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Goodbye XP Hello Linux Mint

Mar 2013

Ever since I installed Linux on to a partition in my 2 year old netbook, I haven’t booted in to Windows XP in months. There’s just been no need. What apps do I use most when I am in Windows?

  • Firefox
  • Metapad
  • Komodo Edit
  • FileZilla
  • PuTTY
  • git shell
  • Paint.NET
  • VLC

I noticed I use pretty much identical apps on my Mac:

  • Firefox
  • Text Edit
  • Komodo Edit
  • FileZilla
  • Terminal
  • git
  • Pinta
  • VLC

XP is over a decade old. Back when it was first released, 256 MB was considered a good pile of RAM. Nowadays, your phone probably has more than that. You would think that may mean XP is screaming fast with all those resources, but I’d argue that is not entirely correct. XP will have a pile of resources, but it won’t use them very wisely. Small apps may work fast, but you’d have trouble with bigger apps (such as any modern browser). Notice how Chrome or Firefox loads pretty snappy on Windows 7? This is modern memory management. Frequently used apps are held in memory so they load faster. XP has no such feature. Also, even a bargin machine purchased at Walmart probably has 6 GB or more of RAM. XP can only handle up to 4 GB. The rest is waste. (Before angry email arrives, I know this is a x64 versus x86 issue, and I know you can get XP in x64, but nobody ever uses XP x64).

There are numerous optimizations under the hood. Just think, how much has computing changed in the last 11 years? By holding on to XP, your computer’s performance is being held in the dark ages. You can make up for some with bolted-on patches and hotfixes, but even those stop arriving when XP is end-of-life’d in 2014.

I decided it was time for me to let go. I gave Ubuntu 12.04 a shot. My computer felt modern again… except for that damn Unity UI. Why do all my apps have to be full screen? My netbook is not a tablet. And that Ubuntu Software Center is quite large and annoying. I dove in to a pile of configuration files to fix these problems and decided I got tired of fooling around with it. I stuck it out for a few months before giving up and giving Linux Mint 14 with Cinnamin a go, and now I am very happy. The only thing I needed to do post-install is get Google back in to my Firefox. A 5 minute fix. Not bad.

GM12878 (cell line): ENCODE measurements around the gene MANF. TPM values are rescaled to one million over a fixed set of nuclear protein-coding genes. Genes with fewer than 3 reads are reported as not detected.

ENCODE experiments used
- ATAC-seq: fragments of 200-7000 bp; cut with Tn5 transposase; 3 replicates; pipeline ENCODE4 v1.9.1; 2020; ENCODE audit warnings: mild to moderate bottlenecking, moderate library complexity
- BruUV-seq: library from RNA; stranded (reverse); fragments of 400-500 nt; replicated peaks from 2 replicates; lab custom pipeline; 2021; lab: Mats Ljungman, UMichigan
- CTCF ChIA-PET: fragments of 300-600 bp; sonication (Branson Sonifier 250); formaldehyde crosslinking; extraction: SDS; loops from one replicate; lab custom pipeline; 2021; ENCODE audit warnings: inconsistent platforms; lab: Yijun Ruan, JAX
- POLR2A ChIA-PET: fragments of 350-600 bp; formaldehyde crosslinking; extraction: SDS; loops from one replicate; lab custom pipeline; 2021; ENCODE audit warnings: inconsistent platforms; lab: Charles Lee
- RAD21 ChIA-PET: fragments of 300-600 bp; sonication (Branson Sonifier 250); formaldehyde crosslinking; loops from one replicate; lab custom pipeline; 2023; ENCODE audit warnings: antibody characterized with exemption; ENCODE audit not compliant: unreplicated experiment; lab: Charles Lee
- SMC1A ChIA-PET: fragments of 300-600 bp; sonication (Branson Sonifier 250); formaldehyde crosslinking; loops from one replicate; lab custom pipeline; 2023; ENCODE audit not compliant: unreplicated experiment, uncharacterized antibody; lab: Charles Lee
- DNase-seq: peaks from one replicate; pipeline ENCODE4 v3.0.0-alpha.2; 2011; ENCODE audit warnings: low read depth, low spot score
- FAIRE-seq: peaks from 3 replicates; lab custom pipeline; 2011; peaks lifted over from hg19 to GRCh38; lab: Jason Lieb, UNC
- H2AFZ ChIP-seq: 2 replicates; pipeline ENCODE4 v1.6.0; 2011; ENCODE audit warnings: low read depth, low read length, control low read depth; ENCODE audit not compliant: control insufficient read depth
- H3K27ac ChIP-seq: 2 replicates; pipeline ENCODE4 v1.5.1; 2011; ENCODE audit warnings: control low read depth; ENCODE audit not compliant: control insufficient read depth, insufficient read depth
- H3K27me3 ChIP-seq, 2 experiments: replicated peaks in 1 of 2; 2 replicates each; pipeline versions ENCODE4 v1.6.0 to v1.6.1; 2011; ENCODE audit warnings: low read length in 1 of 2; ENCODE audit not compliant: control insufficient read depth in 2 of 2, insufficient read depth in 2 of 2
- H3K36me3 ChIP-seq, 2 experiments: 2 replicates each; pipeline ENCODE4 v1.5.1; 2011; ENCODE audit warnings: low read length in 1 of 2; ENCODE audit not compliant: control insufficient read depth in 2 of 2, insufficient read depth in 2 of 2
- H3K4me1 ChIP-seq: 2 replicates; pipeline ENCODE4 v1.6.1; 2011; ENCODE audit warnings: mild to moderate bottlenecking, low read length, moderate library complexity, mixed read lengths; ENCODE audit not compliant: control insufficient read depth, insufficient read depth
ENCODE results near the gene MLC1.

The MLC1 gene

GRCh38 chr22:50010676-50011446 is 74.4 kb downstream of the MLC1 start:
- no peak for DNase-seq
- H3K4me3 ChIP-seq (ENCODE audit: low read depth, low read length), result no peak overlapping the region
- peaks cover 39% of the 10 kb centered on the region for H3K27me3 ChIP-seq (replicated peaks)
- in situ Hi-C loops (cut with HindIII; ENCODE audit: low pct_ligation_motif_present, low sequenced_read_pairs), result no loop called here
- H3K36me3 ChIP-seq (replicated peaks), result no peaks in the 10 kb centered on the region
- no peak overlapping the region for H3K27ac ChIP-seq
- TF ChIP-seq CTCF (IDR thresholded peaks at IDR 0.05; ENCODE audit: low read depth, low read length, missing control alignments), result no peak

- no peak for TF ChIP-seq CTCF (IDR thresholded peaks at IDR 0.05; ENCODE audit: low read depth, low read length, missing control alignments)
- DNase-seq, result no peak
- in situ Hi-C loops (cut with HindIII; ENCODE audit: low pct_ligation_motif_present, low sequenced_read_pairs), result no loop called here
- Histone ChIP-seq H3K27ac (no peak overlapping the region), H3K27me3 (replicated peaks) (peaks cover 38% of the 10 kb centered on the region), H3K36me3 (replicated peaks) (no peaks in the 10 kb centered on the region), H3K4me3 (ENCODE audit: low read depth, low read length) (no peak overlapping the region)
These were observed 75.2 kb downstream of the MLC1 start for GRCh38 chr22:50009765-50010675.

Since migrating to Linux Mint, what apps do I now use most?

  • Firefox
  • gedit
  • Komodo Edit
  • FileZilla
  • Terminal
  • git
  • Pinta
  • VLC

My Linux Mint experience has moved closer to my more expensive Mac experience, except Text Edit has been replaced with gedit. I actually like gedit better. It doesn’t scream at me to go to iCloud to just fiddle with a file. Also, “apt-get install” is vastly superior to launching the Mac Store.

Back to comparing with XP, the only slight drawback I see is that Paint.NET works better than Pinta, but I am willing to make that trade. With XP gone, I get modern memory management and a modern file system. Thanks to ext4, I no longer have to worry about defrag. I am pleased to let go of my virus scanner too.

My little Atom-powered 1 GB RAM netbook feels much faster.

The only time I now boot in to Windows is to test Internet Explorer or to compile a Windows app with Qt Creator. My Mac still gets plenty of use though. I use it for Mac, iOS, and Android app development. Linux supports Android development, but the Android dev tools just seem to run much better on the Mac. I’m not a Linux purest. I use the best tools for the job, and Mac is winning for mobile development.


About

Dan Nagle is a SW Developer and the founder of NagleCode. His apps have been downloaded hundreds of thousands of times and have been featured all over the internet. He resides in Huntsville, AL.

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